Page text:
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WEB Interfacial studies of solid-state lithium ion battery materials by 4D-STEM, X-ray microscopy, and EELS

Wednesday (01.01.2020)
00:45 - 01:00
Part of:

Li-ion battery systems are used in consumer electronics. However, usage of these systems in large scale energy applications, like solar generated power storage, is limited due to constraints in capacity. The capacity of these batteries is affected by Li-ion transport, which is assumed to be hindered by interfacial resistance. Determining the structure-chemistry relationship at the solid electrolyte-electrode interface or the interface that forms due to phase separation is crucial for identifying various mechanisms that alter Li-ion transport within battery systems.

This work evaluates the phase separation interface of LiFePO¬4 particles at varying stages of chemical delithiation and the solid electrolyte-electrode interface of pristine and charged LIPON-LiCoO2 batteries. LiFePO4 is a model cathode material for investigating interfacial phase separation as it separates into Li-rich and Li-poor regions during cycling. LIPON-LiCoO2 is a model battery stack for investigating the solid electrolyte-electrode interface as it has an inherent, secondary LiCoO2 interfacial layer, which undergoes significant changes in chemistry after charging.

Four dimensional scanning transmission electron microscopy (4D-STEM) was performed to determine changes in strain and crystallinity as a function of chemical cycling for the LiFePO4 particles and as a function of ex-situ¬ biasing for the LIPON-LiCoO2 battery stack. X-ray microscopy was used to determine the chemistry of the LiFePO4 platelets, while electron energy loss spectroscopy (EELS) was used to determine the electronic bonding configuration of the LIPON-LiCoO¬2 interface. For LiFePO4 platelets, pixel-by-pixel correlated 4D-STEM and X-ray maps indicates linear evolution of lithiation and lattice parameter for the mean 50% chemically delithiated platelets, but for local regions within these platelets, a non-linear evolution of structure and composition occurs. For the biased LIPON-LiCoO2 battery stack, a phase transformation from spinel to rocksalt CoO is observed at the interface.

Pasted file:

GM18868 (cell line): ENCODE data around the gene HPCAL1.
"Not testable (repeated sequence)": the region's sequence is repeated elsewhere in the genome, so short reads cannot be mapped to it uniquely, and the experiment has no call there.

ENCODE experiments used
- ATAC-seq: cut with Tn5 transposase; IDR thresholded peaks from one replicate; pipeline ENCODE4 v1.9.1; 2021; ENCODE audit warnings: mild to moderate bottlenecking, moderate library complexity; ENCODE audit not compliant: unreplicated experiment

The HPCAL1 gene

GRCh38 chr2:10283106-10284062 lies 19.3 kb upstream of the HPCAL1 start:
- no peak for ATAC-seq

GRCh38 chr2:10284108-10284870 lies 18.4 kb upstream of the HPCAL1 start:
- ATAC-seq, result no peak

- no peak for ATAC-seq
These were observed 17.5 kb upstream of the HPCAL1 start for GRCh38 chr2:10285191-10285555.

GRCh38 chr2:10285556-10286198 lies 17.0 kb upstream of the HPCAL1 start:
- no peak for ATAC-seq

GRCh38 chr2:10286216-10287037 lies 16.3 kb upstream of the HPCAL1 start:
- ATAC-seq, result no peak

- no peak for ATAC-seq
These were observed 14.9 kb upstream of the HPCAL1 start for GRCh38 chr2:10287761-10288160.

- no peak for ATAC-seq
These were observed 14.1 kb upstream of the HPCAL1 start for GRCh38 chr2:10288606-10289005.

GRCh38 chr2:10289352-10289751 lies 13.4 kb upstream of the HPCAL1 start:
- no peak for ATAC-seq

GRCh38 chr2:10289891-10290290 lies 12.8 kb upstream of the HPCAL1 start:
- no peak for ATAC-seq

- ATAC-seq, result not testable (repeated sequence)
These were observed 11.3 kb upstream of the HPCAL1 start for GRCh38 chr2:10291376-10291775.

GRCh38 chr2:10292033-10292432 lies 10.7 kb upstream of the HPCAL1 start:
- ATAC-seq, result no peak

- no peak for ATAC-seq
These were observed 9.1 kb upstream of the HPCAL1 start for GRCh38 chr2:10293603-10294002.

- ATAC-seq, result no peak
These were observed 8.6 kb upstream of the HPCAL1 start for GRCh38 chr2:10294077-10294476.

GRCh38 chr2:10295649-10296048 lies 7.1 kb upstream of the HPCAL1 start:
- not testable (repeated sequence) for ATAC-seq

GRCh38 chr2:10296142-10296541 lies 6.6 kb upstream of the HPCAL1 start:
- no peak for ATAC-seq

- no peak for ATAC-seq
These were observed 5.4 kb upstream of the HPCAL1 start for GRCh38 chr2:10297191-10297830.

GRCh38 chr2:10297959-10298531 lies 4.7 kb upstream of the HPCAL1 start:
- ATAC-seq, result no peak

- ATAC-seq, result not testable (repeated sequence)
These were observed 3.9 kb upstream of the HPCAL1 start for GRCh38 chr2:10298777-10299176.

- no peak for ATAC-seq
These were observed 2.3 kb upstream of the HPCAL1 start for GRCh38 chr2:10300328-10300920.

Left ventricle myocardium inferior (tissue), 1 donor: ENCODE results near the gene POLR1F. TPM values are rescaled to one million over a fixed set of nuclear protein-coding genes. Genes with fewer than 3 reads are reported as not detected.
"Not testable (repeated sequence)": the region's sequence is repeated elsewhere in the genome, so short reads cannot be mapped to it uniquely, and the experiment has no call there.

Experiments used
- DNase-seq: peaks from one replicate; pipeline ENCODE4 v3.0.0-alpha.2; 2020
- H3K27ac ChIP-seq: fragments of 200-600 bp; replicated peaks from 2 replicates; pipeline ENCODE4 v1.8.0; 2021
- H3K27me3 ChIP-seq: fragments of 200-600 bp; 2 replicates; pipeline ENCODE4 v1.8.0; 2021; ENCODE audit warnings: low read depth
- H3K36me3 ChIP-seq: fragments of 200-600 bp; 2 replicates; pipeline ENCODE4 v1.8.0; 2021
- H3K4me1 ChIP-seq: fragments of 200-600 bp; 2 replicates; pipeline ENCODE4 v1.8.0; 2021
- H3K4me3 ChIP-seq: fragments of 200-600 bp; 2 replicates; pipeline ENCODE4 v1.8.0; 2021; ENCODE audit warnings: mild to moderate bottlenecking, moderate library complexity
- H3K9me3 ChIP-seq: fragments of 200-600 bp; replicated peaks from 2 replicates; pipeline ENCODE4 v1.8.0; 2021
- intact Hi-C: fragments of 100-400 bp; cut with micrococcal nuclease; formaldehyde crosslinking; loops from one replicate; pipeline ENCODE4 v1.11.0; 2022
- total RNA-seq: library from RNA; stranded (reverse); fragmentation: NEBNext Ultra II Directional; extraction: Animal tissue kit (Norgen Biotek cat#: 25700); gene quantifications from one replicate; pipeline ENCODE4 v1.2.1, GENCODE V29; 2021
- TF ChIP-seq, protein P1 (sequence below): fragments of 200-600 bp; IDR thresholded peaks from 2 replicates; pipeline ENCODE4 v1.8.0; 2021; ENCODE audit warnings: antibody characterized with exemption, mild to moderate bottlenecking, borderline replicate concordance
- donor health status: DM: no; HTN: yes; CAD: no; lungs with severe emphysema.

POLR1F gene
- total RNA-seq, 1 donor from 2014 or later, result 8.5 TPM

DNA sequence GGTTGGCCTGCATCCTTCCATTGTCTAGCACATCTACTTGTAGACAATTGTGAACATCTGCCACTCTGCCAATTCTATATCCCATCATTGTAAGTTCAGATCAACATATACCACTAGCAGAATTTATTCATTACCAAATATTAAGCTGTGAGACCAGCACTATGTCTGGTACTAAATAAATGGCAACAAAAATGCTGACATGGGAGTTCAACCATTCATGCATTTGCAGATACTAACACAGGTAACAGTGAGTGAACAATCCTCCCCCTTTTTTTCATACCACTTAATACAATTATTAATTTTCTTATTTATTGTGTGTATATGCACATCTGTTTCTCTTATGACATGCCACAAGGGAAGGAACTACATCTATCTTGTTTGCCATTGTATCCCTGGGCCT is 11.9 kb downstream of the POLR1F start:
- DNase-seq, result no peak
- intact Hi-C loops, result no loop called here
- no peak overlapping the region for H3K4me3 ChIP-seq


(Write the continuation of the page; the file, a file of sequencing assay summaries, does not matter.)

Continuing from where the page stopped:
Evolution of structure and chemistry as a function of cycling across the LiFePO4 phase separation interface as well as the LIPON-LiCoO2 interface can be correlated via 4D-STEM, X-ray microscopy, and EELS. From this correlation, local variations in structure and chemistry at these interfaces as they affect Li-ion transports mechanisms will then be discussed.

Dr. Lauren Hughes
Lawrence Berkeley National Laboratory
Additional Authors:
  • Dr. Benjamin H. Savitzky
    Lawrence Berkeley National Laboratory
  • Haitao D. Deng
    Stanford University
  • Norman L. Jin
    Stanford University
  • Eder G. Lomeli
    Stanford University
  • Prof. William Chueh
    Stanford University
  • Chirranjeevi Gopal
    Toyota Research Institute
  • Patrick Herring
    Toyota Research Institute
  • Abraham Anapolsky
    Toyota Research Institute
  • Dr. Colin Ophus
    Lawrence Berkeley National Laboratory
  • Prof. Andrew M. Minor
    University of California, Berkeley